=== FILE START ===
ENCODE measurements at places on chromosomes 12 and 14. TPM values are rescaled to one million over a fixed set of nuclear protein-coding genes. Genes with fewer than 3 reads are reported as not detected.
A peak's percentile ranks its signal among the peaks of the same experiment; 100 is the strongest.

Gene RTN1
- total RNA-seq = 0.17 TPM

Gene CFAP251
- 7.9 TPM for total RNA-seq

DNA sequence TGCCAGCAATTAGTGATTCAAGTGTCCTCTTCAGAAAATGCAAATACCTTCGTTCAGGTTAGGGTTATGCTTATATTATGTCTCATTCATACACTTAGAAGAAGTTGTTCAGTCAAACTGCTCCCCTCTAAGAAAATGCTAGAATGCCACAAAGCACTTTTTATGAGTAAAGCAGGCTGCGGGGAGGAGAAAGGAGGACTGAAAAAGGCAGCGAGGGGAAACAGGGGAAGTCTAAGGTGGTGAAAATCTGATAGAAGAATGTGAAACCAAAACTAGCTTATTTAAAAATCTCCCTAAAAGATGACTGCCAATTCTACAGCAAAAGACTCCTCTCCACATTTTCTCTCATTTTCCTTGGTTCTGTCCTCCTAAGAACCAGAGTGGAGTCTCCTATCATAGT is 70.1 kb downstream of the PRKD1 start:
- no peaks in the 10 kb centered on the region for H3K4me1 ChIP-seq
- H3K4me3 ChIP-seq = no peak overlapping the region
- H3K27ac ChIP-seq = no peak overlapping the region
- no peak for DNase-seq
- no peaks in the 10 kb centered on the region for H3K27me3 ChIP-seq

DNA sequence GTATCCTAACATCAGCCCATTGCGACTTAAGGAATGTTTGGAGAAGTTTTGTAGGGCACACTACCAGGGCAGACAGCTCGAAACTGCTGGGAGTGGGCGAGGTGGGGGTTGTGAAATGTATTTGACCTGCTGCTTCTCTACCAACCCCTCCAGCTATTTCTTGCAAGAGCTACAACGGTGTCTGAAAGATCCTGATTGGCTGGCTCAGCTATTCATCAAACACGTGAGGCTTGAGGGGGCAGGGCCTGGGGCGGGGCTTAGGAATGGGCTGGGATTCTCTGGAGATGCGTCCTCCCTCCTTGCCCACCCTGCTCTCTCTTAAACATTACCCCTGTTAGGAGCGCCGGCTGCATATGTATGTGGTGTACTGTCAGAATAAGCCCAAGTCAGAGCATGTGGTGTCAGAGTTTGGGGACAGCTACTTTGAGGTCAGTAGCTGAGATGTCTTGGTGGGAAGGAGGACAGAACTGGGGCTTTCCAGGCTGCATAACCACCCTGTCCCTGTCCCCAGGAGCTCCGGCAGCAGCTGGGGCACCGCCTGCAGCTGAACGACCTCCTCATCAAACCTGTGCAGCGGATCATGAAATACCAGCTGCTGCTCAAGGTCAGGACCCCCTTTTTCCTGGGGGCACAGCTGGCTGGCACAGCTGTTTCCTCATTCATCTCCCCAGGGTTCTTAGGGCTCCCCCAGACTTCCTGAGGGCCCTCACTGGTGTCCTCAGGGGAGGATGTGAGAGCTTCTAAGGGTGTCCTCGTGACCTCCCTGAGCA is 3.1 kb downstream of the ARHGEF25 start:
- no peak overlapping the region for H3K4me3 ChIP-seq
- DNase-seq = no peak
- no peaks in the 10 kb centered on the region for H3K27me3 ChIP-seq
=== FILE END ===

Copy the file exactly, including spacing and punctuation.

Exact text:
ENCODE measurements at places on chromosomes 12 and 14. TPM values are rescaled to one million over a fixed set of nuclear protein-coding genes. Genes with fewer than 3 reads are reported as not detected.
A peak's percentile ranks its signal among the peaks of the same experiment; 100 is the strongest.

Gene RTN1
- total RNA-seq = 0.17 TPM

Gene CFAP251
- 7.9 TPM for total RNA-seq

DNA sequence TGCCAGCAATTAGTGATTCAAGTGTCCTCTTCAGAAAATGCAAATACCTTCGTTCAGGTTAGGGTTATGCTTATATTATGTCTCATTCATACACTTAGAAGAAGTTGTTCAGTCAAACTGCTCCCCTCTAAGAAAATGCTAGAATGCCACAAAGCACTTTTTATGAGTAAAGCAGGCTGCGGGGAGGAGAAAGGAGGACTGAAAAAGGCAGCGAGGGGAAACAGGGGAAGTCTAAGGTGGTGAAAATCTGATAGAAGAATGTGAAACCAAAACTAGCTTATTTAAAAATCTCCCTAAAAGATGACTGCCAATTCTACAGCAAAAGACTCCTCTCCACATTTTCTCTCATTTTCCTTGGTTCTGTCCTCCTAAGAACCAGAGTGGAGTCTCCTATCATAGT is 70.1 kb downstream of the PRKD1 start:
- no peaks in the 10 kb centered on the region for H3K4me1 ChIP-seq
- H3K4me3 ChIP-seq = no peak overlapping the region
- H3K27ac ChIP-seq = no peak overlapping the region
- no peak for DNase-seq
- no peaks in the 10 kb centered on the region for H3K27me3 ChIP-seq

DNA sequence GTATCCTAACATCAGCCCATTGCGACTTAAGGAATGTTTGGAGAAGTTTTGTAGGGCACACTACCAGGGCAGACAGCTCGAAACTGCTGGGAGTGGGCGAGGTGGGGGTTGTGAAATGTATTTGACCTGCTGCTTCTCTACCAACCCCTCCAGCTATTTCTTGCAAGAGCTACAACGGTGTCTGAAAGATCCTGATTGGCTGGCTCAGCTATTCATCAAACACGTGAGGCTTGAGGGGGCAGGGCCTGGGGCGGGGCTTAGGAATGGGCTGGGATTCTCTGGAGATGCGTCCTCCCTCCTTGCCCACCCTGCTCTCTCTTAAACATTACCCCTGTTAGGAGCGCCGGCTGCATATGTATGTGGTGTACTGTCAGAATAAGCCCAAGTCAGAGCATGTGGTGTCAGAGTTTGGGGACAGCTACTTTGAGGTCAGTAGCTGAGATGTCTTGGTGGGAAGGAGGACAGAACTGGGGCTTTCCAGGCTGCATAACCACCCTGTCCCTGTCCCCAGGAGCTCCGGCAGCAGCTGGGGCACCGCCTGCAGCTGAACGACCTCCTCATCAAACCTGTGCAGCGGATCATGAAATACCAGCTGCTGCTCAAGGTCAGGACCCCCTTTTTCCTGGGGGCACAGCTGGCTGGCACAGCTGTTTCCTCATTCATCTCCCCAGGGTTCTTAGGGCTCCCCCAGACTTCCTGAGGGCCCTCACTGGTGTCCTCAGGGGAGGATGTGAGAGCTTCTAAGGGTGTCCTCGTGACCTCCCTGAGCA is 3.1 kb downstream of the ARHGEF25 start:
- no peak overlapping the region for H3K4me3 ChIP-seq
- DNase-seq = no peak
- no peaks in the 10 kb centered on the region for H3K27me3 ChIP-seq